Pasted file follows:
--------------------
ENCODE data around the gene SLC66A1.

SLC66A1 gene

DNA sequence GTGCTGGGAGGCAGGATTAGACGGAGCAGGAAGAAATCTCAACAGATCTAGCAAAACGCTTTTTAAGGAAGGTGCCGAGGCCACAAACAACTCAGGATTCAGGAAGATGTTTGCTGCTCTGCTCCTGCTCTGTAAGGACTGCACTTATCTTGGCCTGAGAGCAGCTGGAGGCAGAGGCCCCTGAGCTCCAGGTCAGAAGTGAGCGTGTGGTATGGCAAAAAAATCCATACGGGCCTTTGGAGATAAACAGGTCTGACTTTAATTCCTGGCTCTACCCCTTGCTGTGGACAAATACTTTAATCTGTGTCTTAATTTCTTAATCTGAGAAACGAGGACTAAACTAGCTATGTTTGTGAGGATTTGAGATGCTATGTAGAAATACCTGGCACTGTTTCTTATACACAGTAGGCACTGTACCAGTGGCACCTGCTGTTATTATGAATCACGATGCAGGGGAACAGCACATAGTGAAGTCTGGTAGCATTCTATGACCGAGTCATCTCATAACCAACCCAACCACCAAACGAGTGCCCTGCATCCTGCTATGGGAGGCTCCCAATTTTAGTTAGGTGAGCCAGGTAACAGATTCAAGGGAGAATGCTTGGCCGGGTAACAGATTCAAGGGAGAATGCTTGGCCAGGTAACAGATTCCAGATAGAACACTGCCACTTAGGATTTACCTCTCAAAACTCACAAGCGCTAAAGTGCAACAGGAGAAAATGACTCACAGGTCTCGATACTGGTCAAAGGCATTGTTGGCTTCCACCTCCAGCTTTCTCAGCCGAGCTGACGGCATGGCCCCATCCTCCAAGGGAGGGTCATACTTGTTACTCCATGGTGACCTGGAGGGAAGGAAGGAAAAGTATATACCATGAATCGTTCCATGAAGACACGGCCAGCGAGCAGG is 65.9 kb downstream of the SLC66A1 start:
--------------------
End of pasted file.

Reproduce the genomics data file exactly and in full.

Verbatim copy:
ENCODE data around the gene SLC66A1.

SLC66A1 gene

DNA sequence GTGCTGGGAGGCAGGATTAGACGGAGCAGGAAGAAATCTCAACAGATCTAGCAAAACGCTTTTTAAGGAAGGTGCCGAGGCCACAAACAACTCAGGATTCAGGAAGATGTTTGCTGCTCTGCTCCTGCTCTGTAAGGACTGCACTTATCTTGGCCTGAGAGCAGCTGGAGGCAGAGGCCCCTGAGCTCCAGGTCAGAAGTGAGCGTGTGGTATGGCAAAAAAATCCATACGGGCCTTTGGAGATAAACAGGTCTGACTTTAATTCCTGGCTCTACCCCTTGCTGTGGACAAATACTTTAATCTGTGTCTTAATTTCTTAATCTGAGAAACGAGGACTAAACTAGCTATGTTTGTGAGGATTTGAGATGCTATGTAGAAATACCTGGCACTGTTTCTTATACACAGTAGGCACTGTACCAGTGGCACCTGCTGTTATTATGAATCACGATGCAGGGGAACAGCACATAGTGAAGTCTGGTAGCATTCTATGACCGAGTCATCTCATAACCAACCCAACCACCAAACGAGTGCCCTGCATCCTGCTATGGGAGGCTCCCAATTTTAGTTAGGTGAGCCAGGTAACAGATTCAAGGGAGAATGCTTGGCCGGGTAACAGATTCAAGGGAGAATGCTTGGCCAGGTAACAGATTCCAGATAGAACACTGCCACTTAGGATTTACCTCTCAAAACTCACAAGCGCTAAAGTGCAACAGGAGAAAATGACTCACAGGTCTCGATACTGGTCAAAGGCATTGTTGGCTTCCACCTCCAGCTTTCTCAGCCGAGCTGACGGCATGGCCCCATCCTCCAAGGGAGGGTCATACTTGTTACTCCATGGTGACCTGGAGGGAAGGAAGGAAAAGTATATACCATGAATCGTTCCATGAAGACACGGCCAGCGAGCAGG is 65.9 kb downstream of the SLC66A1 start: